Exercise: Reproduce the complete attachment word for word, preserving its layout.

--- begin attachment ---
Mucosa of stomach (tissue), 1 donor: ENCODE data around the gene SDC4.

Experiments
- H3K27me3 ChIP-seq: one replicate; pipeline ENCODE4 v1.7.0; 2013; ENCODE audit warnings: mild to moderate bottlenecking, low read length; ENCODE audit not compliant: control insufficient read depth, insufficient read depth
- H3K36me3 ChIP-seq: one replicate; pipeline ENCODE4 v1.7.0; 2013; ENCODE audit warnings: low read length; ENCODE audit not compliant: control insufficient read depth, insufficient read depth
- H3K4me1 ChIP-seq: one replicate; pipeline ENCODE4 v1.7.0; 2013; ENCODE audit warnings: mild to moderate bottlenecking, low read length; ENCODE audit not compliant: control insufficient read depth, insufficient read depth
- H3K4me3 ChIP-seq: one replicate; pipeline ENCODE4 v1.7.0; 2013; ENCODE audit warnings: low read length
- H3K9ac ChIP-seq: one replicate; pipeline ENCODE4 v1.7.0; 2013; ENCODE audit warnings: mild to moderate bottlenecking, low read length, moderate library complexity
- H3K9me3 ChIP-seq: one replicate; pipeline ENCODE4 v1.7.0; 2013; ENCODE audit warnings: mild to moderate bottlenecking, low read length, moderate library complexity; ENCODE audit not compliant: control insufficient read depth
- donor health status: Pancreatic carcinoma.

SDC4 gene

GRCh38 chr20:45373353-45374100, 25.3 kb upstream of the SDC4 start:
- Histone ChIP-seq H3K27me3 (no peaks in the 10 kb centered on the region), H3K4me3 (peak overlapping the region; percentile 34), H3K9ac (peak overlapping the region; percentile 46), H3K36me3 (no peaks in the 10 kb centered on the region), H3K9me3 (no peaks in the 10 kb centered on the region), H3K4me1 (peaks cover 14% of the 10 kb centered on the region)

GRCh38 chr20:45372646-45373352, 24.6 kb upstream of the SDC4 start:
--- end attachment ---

Mucosa of stomach (tissue), 1 donor: ENCODE data around the gene SDC4.

Experiments
- H3K27me3 ChIP-seq: one replicate; pipeline ENCODE4 v1.7.0; 2013; ENCODE audit warnings: mild to moderate bottlenecking, low read length; ENCODE audit not compliant: control insufficient read depth, insufficient read depth
- H3K36me3 ChIP-seq: one replicate; pipeline ENCODE4 v1.7.0; 2013; ENCODE audit warnings: low read length; ENCODE audit not compliant: control insufficient read depth, insufficient read depth
- H3K4me1 ChIP-seq: one replicate; pipeline ENCODE4 v1.7.0; 2013; ENCODE audit warnings: mild to moderate bottlenecking, low read length; ENCODE audit not compliant: control insufficient read depth, insufficient read depth
- H3K4me3 ChIP-seq: one replicate; pipeline ENCODE4 v1.7.0; 2013; ENCODE audit warnings: low read length
- H3K9ac ChIP-seq: one replicate; pipeline ENCODE4 v1.7.0; 2013; ENCODE audit warnings: mild to moderate bottlenecking, low read length, moderate library complexity
- H3K9me3 ChIP-seq: one replicate; pipeline ENCODE4 v1.7.0; 2013; ENCODE audit warnings: mild to moderate bottlenecking, low read length, moderate library complexity; ENCODE audit not compliant: control insufficient read depth
- donor health status: Pancreatic carcinoma.

SDC4 gene

GRCh38 chr20:45373353-45374100, 25.3 kb upstream of the SDC4 start:
- Histone ChIP-seq H3K27me3 (no peaks in the 10 kb centered on the region), H3K4me3 (peak overlapping the region; percentile 34), H3K9ac (peak overlapping the region; percentile 46), H3K36me3 (no peaks in the 10 kb centered on the region), H3K9me3 (no peaks in the 10 kb centered on the region), H3K4me1 (peaks cover 14% of the 10 kb centered on the region)

GRCh38 chr20:45372646-45373352, 24.6 kb upstream of the SDC4 start: